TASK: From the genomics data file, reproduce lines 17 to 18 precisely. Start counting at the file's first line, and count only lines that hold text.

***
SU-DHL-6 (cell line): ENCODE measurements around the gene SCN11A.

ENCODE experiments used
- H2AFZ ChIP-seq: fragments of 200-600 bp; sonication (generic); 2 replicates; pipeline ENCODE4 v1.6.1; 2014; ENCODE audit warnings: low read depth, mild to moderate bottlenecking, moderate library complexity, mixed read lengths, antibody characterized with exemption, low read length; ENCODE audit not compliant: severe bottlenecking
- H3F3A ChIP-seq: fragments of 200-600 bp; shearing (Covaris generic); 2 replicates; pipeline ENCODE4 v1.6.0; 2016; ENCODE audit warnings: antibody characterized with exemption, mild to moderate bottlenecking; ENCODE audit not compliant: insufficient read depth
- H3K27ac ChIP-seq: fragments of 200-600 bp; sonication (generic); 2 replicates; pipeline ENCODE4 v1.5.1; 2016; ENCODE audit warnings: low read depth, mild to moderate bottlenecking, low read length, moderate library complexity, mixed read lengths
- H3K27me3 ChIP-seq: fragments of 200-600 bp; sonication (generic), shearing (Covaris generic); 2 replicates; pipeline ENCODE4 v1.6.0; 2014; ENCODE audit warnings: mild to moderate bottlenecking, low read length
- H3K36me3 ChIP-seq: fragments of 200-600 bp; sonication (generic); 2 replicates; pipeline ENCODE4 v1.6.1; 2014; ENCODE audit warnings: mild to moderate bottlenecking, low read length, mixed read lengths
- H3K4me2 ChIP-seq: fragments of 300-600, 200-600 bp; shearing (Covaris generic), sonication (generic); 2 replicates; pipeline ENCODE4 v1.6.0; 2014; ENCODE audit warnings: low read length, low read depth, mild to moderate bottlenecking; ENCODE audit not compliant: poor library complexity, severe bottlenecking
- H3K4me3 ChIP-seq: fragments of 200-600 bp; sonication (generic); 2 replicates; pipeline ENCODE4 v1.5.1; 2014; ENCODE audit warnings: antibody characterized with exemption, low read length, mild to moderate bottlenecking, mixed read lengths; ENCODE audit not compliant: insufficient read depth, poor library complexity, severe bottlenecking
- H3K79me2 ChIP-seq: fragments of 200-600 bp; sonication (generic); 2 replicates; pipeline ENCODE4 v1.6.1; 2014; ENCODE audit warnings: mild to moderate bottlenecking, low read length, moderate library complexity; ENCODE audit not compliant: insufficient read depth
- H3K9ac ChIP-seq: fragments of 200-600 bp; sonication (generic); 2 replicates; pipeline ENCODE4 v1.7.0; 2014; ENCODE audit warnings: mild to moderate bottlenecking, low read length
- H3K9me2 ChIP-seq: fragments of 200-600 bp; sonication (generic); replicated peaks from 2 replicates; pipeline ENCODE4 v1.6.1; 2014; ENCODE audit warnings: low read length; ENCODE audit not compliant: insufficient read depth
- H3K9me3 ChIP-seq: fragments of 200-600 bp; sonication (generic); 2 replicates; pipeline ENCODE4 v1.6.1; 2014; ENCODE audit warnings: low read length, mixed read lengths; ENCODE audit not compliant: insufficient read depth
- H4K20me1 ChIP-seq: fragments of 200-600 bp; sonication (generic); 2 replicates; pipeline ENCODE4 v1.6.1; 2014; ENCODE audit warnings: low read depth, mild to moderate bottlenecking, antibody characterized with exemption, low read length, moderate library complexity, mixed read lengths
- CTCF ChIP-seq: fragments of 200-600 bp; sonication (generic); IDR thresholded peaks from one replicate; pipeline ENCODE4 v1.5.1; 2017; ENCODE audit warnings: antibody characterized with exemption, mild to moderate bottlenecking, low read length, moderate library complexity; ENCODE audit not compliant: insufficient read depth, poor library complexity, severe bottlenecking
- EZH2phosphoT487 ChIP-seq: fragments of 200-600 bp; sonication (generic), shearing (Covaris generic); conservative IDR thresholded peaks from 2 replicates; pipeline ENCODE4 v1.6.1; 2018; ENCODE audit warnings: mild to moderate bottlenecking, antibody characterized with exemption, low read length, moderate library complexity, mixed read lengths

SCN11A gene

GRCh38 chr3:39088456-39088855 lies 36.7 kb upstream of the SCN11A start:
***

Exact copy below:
SCN11A gene

GRCh38 chr3:39088456-39088855 lies 36.7 kb upstream of the SCN11A start: